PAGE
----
If the events of the past few months have made anything clear, it is that we DO NOT need additional investments in civic education.
According to a study from CIRCLE at Tufts University, upwards of 55 percent of those between the ages of 18 and 29 cast their votes in the 2020 presidential election. It far exceeded initial estimates and past voting history. As a nation, we witnessed millions of young people exercise their First Amendment rights as protest to the inauguration of Donald J. Trump in 2017. We saw those rights exercised in 2018 in response to the Parkland school shootings. We saw it again this past spring and summer in response to the murder of George Floyd and in support of #BlackLivesMatter.
Civic engagement was on full display as young people organized virtual and physical doorknocking and phonebanking for the 2020 elections and the January 2021 Georgia runoffs. And whether we like it or not, civic engagement was witnessed as in Washington, DC on January 6 as protests and speech turned to riots and insurrection in the halls of the U.S. Capitol.
Last week, Andy “Eduwonk” Rotherham asked if “more” civic education is really the remedy we seek, suggesting the events of the last year seem to make pretty clear we collectively know our civics. And he is 100-percent correct.
Young people have clearly demonstrated, in both recent weeks and recent years, that they have been paying attention in their civics classes. Leading national funders have now collectively spent huge sums of money to promote civic education. As a result, we have a more politically active populace of young people. And the civic education space has achieved a major goal in rejecting Trump’s quest for a second term in office. In many ways, many of these funders and activists can now declare “mission accomplished” when it comes to civic education, a short-term win for a long-term issue.
But if we are going to learn – really learn – from recent civic activism and involvement, it is that civic education has spotlighted the glaring educational shortcomings that ensure that same education has lasting, meaningful impact in our communities. It has shown us the need to more deeply invest in the knowledge necessary to transform such action into long-term community action.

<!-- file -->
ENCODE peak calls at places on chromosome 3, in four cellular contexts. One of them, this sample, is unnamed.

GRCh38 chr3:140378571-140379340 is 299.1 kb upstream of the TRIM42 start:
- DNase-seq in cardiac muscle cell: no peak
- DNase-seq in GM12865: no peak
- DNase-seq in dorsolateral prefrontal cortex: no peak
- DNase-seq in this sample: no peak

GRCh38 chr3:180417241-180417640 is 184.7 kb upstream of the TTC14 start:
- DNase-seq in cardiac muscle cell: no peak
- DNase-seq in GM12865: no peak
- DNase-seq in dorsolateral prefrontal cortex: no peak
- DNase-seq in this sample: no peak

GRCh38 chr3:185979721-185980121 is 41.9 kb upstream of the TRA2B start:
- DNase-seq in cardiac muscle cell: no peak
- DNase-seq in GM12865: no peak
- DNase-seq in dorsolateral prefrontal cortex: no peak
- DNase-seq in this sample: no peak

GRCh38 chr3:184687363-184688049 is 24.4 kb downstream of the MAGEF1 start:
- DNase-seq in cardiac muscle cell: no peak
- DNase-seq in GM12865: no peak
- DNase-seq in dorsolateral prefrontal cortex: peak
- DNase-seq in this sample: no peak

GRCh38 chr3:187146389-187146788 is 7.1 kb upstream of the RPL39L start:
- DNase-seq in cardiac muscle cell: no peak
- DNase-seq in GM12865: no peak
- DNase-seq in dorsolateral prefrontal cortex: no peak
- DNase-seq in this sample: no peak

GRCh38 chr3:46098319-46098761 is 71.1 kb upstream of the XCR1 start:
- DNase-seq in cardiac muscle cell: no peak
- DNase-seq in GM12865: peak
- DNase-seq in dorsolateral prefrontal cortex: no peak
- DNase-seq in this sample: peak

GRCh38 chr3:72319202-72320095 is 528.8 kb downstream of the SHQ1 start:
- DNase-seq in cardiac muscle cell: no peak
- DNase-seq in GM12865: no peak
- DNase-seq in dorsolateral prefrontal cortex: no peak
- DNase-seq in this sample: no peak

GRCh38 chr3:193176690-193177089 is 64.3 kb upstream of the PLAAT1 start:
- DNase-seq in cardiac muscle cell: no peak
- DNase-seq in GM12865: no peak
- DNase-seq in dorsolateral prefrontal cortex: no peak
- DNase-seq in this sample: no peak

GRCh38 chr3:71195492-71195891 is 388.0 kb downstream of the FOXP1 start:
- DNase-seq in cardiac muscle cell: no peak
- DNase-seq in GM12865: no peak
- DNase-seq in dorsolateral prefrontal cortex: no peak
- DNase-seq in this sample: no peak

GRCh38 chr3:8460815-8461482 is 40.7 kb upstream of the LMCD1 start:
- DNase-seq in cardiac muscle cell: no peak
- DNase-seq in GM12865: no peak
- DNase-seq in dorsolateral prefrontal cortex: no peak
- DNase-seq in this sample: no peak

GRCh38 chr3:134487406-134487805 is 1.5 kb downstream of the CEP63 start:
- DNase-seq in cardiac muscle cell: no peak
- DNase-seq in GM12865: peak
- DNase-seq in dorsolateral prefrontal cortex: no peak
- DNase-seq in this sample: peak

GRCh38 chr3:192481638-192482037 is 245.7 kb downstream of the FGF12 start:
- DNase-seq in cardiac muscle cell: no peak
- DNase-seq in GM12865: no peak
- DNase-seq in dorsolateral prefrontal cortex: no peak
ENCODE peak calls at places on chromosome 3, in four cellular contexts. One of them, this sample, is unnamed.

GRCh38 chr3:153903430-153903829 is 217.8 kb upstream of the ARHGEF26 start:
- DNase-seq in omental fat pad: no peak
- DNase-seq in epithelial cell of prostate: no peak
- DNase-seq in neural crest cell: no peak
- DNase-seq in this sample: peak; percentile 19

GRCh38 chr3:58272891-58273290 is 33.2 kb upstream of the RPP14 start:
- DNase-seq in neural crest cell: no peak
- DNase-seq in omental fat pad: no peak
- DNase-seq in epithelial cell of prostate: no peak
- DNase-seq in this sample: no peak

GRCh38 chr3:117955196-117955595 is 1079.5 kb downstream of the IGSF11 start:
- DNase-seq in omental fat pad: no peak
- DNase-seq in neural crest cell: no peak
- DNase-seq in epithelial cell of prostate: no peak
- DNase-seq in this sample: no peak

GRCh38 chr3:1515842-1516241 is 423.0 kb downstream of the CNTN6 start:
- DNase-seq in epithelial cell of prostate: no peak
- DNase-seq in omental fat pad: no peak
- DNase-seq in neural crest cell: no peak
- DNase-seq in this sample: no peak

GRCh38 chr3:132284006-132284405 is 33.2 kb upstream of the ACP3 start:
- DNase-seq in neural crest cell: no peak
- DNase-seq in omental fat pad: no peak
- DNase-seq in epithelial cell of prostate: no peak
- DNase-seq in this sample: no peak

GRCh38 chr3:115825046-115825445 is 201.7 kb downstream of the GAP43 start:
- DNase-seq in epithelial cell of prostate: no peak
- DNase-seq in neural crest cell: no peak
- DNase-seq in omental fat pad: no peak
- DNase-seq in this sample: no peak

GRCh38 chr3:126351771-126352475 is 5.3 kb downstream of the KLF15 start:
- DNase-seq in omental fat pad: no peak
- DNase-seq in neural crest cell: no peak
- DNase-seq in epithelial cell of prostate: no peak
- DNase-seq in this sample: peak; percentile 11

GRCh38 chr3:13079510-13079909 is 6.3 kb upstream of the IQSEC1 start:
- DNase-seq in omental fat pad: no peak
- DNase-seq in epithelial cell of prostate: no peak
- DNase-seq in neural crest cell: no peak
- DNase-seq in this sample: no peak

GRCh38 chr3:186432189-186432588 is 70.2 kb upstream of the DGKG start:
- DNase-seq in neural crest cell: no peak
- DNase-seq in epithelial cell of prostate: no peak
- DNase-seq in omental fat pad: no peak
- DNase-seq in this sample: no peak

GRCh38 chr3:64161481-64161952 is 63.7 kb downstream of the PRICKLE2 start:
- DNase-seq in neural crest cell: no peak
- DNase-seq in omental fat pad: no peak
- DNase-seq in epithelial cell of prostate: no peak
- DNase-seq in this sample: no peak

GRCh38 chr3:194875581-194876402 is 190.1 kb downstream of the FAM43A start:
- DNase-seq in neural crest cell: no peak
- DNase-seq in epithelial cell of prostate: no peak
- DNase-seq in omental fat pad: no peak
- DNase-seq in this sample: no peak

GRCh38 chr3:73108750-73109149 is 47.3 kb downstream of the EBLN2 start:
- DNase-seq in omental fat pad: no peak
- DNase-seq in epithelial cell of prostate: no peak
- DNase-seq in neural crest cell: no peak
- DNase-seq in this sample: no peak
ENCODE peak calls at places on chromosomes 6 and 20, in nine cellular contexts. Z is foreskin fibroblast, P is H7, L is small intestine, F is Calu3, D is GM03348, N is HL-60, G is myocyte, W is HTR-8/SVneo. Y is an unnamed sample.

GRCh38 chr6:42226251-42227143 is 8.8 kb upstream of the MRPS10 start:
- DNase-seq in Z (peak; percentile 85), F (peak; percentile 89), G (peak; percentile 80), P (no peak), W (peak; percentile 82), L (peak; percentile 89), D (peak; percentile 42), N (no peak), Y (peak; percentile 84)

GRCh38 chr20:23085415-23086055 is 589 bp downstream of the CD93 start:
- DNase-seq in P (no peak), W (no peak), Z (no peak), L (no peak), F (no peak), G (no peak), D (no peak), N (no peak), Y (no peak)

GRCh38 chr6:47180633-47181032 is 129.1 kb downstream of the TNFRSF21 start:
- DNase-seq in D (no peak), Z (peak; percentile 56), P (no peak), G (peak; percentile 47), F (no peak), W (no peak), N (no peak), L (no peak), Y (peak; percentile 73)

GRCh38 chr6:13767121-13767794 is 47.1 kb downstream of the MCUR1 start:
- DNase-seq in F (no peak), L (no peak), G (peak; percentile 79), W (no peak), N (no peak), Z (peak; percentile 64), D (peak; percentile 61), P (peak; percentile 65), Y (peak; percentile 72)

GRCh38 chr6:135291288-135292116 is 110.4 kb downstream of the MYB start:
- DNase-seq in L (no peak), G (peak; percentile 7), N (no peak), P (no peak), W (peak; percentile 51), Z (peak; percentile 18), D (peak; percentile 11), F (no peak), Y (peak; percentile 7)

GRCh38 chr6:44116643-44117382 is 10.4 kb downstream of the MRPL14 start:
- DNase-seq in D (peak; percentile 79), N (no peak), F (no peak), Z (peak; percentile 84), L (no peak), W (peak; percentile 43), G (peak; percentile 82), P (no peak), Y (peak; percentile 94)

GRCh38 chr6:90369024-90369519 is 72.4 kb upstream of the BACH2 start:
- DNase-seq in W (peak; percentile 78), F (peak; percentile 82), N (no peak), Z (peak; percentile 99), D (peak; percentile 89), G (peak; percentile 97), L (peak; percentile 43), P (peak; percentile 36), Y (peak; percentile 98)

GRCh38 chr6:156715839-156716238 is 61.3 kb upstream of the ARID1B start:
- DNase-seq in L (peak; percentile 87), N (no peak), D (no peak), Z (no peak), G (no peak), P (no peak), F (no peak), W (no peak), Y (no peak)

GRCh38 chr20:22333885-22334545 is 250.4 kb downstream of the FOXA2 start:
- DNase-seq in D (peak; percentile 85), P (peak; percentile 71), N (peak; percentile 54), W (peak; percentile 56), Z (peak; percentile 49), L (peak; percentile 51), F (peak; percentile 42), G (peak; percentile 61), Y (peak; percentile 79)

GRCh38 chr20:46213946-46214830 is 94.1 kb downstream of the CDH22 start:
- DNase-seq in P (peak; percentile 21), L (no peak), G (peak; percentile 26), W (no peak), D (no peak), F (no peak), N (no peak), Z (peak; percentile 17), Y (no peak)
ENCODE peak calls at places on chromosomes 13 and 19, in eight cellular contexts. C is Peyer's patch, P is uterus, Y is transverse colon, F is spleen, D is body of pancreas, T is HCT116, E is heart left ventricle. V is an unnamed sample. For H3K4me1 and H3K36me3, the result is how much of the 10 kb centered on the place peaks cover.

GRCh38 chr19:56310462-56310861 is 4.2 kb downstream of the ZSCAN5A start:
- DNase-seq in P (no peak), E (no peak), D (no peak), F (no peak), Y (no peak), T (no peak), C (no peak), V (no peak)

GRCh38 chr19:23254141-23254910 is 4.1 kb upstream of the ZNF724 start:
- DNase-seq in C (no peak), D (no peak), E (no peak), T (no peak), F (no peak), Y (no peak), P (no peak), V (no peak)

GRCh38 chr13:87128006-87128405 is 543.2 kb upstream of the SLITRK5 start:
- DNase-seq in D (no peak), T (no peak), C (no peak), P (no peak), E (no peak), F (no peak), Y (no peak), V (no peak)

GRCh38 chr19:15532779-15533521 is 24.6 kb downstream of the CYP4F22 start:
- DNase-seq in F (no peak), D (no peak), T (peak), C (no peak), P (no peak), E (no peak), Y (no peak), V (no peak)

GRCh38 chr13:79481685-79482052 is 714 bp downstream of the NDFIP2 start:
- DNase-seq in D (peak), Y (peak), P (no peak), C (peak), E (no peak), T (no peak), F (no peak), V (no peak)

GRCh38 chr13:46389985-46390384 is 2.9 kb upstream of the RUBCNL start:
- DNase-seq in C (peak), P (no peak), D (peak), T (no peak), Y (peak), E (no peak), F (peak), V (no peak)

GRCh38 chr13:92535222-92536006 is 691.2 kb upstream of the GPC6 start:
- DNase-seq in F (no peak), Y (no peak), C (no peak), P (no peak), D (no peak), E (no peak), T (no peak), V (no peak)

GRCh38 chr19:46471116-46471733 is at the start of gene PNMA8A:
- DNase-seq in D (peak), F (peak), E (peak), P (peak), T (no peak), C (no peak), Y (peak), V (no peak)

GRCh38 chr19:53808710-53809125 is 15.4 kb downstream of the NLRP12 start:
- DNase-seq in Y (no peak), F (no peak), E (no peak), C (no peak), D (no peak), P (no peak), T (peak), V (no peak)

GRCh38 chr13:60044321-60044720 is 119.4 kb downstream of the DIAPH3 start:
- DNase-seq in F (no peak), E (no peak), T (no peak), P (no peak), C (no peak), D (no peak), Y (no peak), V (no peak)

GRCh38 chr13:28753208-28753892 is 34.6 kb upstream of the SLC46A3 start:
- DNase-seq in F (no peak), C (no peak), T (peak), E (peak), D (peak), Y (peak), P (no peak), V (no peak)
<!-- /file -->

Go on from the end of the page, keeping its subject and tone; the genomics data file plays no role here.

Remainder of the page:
First and foremost, we have learned the insufficiency of our collective knowledge, understanding, and appreciation of American history. Just this month, we have witnessed how important it is to understand the 14th Amendment and the 25th Amendment. To know of the British attacking the Capitol in 1814, Vice President Calhoun’s potential insurrection prior to the Civil War, and how the election of 1876 shaped the modern Electoral College. At the same time, we have seen how little those voices on social media demanding action understand about these important topics.
Most of us can understand that a working knowledge of medicine demands a deep understanding of basic biology. By the same regard, those who advocate for greater civic education must understand that it demands a deep learning of history and government that serves as civics’ foundations. Civic education has little meaning if we don’t understand the history behind it.
History instruction is just the beginning. These civic lessons have also spotlighted our need for:
- A richer approach to literature and the arts, so learners can see how those before us shared and analyzed many of the challenges that can before us;
- A deeper appreciation for social and emotional learning, helping young people better process the stressors in their lives and how they interact with those who may share beliefs and opinions that conflict with their own; and
- A stronger focus on character education, allowing us to effectively engage in our great civic society in a more meaningful way.
It also means equipping learners with the benefits of a classically liberal education, providing the attributes we have long sought from 21st century skills, STEM, and even soft skills. All learners should yearn to become critical thinkers, as they move beyond rote memorization and develop the analytical and problem-solving skills needed to thrive in a global, digital, information economy. Where they all can embrace the innovation, collaboration, communication, adaptability, social responsibility, and balance on their path to life-long learning and to a life where civic engagement actually means something.
In the best of times, we can wax eloquent on equipping all in our society with civic skills and dispositions. In the worst of times, though, we can see how those who violently stormed the U.S. Capitol this month believed they were displaying those same skills and dispositions. Ultimately, we emerge stronger from both because of the knowledge and skills we bring to it.
As we seek to learn and grow from the events of the last few weeks, few months, and few years, we must understand that the answer is not simply more civic education. Instead, our focus must be on filling all of the gaps found in such learning, as we seek to give civics more foundation, more purpose, and more results. It is about taking what is taught and learned in civics, history, economics, and government classes and putting it into positive action to improve and strengthen our great republic.
It’s easy to look starry eyed at all that bears the words “civic education,” believing it is the cure to all of society’s shortcomings. But without the history, SEL, STEM, literature, and arts instruction needed to support it and absent the opportunities and direction to apply such learning into real action, additional civics education is a feel-good answer that does little to solving the complicated challenges we face.